Money and Manners in The Great Gatsby by F. Scott Fitzgerald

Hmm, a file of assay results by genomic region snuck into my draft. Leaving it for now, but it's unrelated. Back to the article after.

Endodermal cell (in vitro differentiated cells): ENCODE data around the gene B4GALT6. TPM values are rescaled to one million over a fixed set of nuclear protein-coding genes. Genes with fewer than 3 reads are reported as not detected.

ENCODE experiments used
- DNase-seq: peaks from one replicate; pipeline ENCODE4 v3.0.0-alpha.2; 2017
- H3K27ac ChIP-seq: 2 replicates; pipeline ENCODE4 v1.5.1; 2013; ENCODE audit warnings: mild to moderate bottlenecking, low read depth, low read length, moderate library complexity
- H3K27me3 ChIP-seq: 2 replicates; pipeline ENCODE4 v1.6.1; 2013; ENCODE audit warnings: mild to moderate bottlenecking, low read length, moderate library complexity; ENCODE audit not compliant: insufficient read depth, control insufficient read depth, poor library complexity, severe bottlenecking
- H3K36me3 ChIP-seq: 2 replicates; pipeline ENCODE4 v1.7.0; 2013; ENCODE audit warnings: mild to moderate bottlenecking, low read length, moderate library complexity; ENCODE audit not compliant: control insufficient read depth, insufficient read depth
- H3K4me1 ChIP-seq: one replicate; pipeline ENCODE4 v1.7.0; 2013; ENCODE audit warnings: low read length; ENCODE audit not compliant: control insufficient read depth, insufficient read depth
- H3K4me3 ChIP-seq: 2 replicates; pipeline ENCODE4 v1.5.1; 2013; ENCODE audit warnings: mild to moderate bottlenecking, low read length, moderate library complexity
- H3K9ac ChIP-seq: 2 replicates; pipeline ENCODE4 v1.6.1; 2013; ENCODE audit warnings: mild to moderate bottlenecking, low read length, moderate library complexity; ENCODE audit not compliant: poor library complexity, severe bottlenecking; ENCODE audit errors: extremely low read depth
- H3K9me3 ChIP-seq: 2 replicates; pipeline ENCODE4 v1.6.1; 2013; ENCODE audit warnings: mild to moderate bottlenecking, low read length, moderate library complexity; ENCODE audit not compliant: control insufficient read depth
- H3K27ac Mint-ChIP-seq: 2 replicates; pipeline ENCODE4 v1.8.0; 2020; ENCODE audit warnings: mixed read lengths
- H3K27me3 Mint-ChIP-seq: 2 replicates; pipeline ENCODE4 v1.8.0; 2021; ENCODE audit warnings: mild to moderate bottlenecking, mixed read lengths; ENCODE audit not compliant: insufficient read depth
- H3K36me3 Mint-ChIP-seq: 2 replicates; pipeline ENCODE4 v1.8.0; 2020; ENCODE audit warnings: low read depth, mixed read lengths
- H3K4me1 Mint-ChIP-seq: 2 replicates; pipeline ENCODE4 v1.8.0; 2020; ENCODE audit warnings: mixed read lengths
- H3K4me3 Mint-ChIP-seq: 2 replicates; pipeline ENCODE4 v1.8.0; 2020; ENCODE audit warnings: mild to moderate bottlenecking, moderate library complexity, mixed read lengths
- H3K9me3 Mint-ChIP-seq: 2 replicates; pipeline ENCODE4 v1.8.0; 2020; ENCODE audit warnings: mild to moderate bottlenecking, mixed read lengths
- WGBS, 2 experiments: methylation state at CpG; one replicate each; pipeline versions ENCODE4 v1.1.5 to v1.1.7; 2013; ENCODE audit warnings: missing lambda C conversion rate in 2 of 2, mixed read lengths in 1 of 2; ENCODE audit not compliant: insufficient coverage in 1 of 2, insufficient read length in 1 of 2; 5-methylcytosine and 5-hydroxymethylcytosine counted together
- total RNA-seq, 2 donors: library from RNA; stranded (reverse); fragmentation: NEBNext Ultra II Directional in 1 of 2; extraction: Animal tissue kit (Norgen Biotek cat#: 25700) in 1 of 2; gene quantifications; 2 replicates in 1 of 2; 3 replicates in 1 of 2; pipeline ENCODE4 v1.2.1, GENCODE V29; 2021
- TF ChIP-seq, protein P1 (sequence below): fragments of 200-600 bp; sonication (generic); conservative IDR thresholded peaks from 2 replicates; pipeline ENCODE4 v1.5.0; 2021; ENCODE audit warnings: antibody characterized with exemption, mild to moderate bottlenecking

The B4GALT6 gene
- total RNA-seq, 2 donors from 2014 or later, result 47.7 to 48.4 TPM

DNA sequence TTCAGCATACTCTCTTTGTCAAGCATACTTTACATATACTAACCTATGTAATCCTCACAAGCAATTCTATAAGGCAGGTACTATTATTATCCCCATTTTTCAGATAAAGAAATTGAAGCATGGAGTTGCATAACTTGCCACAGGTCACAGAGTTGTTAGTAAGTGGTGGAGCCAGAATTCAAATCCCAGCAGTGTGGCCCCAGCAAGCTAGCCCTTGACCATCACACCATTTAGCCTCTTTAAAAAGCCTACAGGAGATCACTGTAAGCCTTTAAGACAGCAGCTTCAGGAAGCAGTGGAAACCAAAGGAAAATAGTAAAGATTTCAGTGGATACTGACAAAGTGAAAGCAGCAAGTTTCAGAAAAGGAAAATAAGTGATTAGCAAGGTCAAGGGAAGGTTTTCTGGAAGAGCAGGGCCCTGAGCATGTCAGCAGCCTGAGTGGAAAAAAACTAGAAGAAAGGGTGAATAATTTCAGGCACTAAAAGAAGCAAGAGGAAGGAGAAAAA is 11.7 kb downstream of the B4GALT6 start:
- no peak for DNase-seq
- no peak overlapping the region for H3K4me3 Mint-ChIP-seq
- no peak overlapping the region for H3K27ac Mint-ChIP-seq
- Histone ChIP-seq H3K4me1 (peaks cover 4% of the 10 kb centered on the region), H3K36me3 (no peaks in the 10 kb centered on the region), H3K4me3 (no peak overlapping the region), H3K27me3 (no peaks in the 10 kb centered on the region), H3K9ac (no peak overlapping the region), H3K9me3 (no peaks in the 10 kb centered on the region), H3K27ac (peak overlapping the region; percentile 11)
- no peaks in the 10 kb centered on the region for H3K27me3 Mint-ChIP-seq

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The Great Gatsby by F. Scott Fitzgerald follows Nick Carraway when he moves East into New York and becomes entangled in a deadly circle of greed and jealousy. Nick is pulled into a love triangle between his distant cousin Daisy Buchanan, her husband Tom, and the mysteriously wealthy Jay Gatsby, who lives next door. As Nick and his neighbor develop a strange comradeship, information begins to surface about Gatsby’s past that show his deep infatuation with money, appearances, and his first love, Daisy. When a tragedy involving Tom’s mistress Myrtle Wilson occurs, the novel delves into the connections between dreams, hope, power, and status- all things that eventually lead to misery for Nick. Throughout this book, Fitzgerald reflects on a few themes, namely the effect wealth has on his characters, as well as how their lives were destined to fail because of expectations and entitlement. Each problem, limitation, and fear these characters have revolves around one thing- money. Fitzgerald makes the strongest case for the theme of “wealth is power and power corrupts” in his novel The Great Gatsby. In this book, the author accentuates the parallel between money and manner. When the characters are considered on a spectrum, a clear pattern emerges: Tom and Daisy are from old money and have a lot of it, Gatsby is from new money and has a lot of it, Nick and Jordan are from moderate to wealthy means, and everyone else is very poor, including the Wilsons. The mannerisms and personalities of the characters have a direct relationship to this spectrum. When Nick talks to Daisy for the first time in the novel, he describes how she acted as if she belonged “in a rather distinguished secret society” and that she was insincere (Fitzgerald 17). Tom... ... middle of paper ... ...ether that be in jobs, crime, or inheritance, pulled all of these characters from the simplicity of Western life into their downfall. F. Scott Fitzgerald’s novel The Great Gatsby brings to light some aspects of humanity that most are not wiling to admit- greed, jealousy, envy, obsession- and shows how they can bring about tragedy. Between Daisy, Tom, and Gatsby, money is the only real love. This book shows how human character is flawed and corrupted by power and status; it shows how people affected by the disease can start deadly chain reactions. Though this novel explores themes related to the West and East and the American Dream, both of those concepts trail back to the root theme, that money means power, and power corrupts. As Myrtle Wilson’s sister says, “My dear... most of these fellas will cheat you every time. All they think about is money” (Fitzgerald 31).
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